Insulating by these methods using panels having a thickness of 2.5 inches can add an insulation value of about R-11 to an existing wall. As will be appreciated by one of skill in the art, the components and techniques described above provide for insulating a wall and preparing it for finishing in a quick, clean, and efficient manner. The materials are moisture and mold resistant, and the attachment to the wall is secure and strong. Walls that are not precisely vertical or include other irregularities are easily accommodated.
Many variations are possible within the scope of the appended claims. For example, clip 400 is generally elongate and intended to be used with its long axis in a vertical orientation, but other kinds of clips are contemplated and intended to be encompassed by the appended claims. For example, a clip may be used in a horizontal orientation, may have an overall height similar to or greater than its width, may include large protruding connection features, or may vary in other ways from clip 400. In some embodiments, the attachment features of the web members may be recessed inside the foam portion of a panel, and a clip may include connection features that reach inside the panel to attach to the web attachment features. In some embodiments, a clip may engage with two panels adjacent on the same course. Examples of additional clip and shim embodiments and attachment methods are discussed below, and one of skill in the art will recognize that many other variations are possible.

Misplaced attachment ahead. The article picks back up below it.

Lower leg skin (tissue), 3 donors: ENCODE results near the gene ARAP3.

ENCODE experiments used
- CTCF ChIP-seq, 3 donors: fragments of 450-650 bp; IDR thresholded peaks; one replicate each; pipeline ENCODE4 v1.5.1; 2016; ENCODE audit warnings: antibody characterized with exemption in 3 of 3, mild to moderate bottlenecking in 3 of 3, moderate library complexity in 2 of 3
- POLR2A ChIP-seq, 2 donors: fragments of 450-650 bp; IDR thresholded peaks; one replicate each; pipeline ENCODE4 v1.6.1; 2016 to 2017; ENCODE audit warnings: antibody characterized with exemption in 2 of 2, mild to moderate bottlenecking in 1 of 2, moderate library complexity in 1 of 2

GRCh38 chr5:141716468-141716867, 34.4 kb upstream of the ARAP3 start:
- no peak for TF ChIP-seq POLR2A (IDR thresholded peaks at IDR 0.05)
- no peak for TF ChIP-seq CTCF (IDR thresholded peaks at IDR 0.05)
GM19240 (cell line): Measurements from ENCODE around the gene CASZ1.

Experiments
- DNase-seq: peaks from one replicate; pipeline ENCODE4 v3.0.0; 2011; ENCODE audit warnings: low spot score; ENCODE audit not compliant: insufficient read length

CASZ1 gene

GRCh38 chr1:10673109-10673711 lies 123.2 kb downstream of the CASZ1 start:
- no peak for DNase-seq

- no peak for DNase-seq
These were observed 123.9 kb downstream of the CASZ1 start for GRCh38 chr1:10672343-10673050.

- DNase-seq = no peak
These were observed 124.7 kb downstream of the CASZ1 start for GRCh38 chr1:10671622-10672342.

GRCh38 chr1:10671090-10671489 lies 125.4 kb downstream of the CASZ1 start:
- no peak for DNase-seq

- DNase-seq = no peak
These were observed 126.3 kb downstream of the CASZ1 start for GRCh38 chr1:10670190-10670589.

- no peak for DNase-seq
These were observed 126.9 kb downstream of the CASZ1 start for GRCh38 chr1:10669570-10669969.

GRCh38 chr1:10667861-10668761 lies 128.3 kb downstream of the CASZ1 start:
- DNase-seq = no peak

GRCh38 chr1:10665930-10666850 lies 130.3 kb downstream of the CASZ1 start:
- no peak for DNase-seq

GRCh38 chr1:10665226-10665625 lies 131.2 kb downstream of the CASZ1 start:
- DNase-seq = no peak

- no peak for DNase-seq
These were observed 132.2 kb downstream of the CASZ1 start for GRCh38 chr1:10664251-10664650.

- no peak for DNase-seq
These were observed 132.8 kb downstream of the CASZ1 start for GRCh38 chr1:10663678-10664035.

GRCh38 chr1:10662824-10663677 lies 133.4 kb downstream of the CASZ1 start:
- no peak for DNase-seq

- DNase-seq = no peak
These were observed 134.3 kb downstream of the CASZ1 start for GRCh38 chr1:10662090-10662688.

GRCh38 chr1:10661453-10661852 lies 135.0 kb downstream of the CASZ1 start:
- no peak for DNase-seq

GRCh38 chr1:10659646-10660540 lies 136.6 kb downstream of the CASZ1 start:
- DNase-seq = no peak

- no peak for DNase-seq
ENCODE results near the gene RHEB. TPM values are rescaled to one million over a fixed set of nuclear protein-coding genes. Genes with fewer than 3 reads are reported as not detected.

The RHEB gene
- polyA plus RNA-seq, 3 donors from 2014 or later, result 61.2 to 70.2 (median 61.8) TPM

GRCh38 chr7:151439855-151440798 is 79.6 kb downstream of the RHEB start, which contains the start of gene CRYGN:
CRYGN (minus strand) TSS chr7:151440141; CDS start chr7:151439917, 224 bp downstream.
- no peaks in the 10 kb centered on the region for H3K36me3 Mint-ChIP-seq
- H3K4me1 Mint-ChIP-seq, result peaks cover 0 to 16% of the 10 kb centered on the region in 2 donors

FIG. 8 illustrates another embodiment and attachment method, which may be especially useful for insulating exterior walls, but may be used in interior applications as well. In this embodiment, an optional bracket 801 fastens to wall 800, rather than to a floor. Exemplary bracket 801 includes first and second walls 802 and 803 into which panel 100 fits. Bracket 801 further includes a spacer section 804 and a third wall 805. Walls 802, 803, and 805 need not all be of the same height, and in fact wall 805 may preferably be taller than walls 802 and 803. Bracket 801 may be fastened to wall 800 via bracket wall 805 using any suitable fastener 806 such as those discussed above. Spacer 804 sets the spacing of the bottom of panel 100 from wall 800. Bracket 801 may be leveled independent of any floor or ground surface 807 below the new insulation. Bracket 801 may for example molded or extruded from a polymer such as polypropylene, high impact polystyrene (HIPS), acrylonitrile butadiene styrene (ABS), or may be made from another suitable material by any suitable means. A clip 808, shown in detail in FIG. 10 discussed below, attaches the upper part of panel 100 to wall 800. Clip 808 is similar to clip 400. Alternatively, a clip identical to clip 400 may be used.